“This study redefines the way we understand energy harvesting,” said researcher Ishara Dharmasena. “The tools developed here will help researchers all over the world to exploit the true potential of triboelectric nanogenerators, and to design optimised energy harvesting units for custom applications.”
TENG power output characteristics were analysed using their impedance behaviour as a function of excitation source and device parameters.
Norton’s theorem for two terminal linear electrical networks was extended to represent TENGs, according to ‘Nature of power generation and output optimization criteria for triboelectric nanogenerators‘, published in Advanced Energy Materials, allowing visualisation of their dynamic power output behaviour through small signal analysis. “TENG impedance plots are introduced to accurately determine the peak power point of a given design, which holds paramount importance in understanding and improving TENGs,” according to the paper’s abstract.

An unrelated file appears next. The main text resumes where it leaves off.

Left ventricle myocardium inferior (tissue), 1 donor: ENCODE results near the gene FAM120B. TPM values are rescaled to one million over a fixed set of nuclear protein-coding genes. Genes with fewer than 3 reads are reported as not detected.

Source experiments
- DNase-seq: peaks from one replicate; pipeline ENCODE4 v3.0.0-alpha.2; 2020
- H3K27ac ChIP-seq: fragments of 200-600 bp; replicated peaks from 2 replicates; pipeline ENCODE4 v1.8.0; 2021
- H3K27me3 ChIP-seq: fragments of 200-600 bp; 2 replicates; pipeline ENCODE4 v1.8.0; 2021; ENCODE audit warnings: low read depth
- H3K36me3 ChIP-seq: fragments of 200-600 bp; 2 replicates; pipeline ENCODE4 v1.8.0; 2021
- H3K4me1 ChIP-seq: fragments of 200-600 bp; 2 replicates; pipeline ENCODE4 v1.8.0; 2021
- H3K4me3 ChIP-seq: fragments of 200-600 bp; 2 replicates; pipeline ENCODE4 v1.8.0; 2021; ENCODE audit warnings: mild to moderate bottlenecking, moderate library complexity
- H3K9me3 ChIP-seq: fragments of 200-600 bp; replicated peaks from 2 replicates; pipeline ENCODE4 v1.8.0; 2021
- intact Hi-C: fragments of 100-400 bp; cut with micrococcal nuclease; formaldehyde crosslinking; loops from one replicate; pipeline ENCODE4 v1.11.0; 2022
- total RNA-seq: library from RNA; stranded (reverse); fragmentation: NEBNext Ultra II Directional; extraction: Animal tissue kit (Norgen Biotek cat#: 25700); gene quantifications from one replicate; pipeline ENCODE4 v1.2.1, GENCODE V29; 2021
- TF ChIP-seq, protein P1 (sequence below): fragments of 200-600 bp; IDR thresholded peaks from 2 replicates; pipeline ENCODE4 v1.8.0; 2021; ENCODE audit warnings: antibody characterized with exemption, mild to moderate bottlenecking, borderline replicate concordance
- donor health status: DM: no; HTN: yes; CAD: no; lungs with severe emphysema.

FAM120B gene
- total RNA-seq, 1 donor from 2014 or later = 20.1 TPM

Another outcome is a step-by-step guide on how to construct the most efficient TENGs.
“TENGs are ideal for powering wearables, internet of things devices and self-powered electronic applications. This research puts the ATI in a world leading position for designing optimized energy harvesters,” claimed Professor Ravi Silva, director of Surry’s Surrey’s Advanced Technology Institute, where the work was done.